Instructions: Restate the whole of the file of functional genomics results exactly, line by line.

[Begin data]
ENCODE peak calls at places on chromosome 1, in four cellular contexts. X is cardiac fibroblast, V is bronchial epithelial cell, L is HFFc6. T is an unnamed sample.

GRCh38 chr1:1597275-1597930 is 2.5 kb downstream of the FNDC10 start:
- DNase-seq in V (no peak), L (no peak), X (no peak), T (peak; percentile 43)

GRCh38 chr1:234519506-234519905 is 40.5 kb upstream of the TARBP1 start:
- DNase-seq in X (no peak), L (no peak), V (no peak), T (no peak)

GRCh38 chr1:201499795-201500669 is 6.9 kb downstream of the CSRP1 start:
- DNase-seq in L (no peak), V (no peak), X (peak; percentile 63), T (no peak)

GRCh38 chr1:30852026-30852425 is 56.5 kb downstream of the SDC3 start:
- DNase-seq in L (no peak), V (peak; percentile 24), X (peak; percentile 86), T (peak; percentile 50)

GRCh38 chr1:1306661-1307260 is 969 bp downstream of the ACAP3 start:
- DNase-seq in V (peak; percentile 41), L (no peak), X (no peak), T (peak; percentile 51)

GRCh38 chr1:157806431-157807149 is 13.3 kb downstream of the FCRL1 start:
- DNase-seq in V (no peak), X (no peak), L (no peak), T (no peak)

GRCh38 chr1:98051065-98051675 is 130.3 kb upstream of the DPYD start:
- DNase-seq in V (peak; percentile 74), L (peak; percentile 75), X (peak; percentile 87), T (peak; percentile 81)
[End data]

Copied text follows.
ENCODE peak calls at places on chromosome 1, in four cellular contexts. X is cardiac fibroblast, V is bronchial epithelial cell, L is HFFc6. T is an unnamed sample.

GRCh38 chr1:1597275-1597930 is 2.5 kb downstream of the FNDC10 start:
- DNase-seq in V (no peak), L (no peak), X (no peak), T (peak; percentile 43)

GRCh38 chr1:234519506-234519905 is 40.5 kb upstream of the TARBP1 start:
- DNase-seq in X (no peak), L (no peak), V (no peak), T (no peak)

GRCh38 chr1:201499795-201500669 is 6.9 kb downstream of the CSRP1 start:
- DNase-seq in L (no peak), V (no peak), X (peak; percentile 63), T (no peak)

GRCh38 chr1:30852026-30852425 is 56.5 kb downstream of the SDC3 start:
- DNase-seq in L (no peak), V (peak; percentile 24), X (peak; percentile 86), T (peak; percentile 50)

GRCh38 chr1:1306661-1307260 is 969 bp downstream of the ACAP3 start:
- DNase-seq in V (peak; percentile 41), L (no peak), X (no peak), T (peak; percentile 51)

GRCh38 chr1:157806431-157807149 is 13.3 kb downstream of the FCRL1 start:
- DNase-seq in V (no peak), X (no peak), L (no peak), T (no peak)

GRCh38 chr1:98051065-98051675 is 130.3 kb upstream of the DPYD start:
- DNase-seq in V (peak; percentile 74), L (peak; percentile 75), X (peak; percentile 87), T (peak; percentile 81)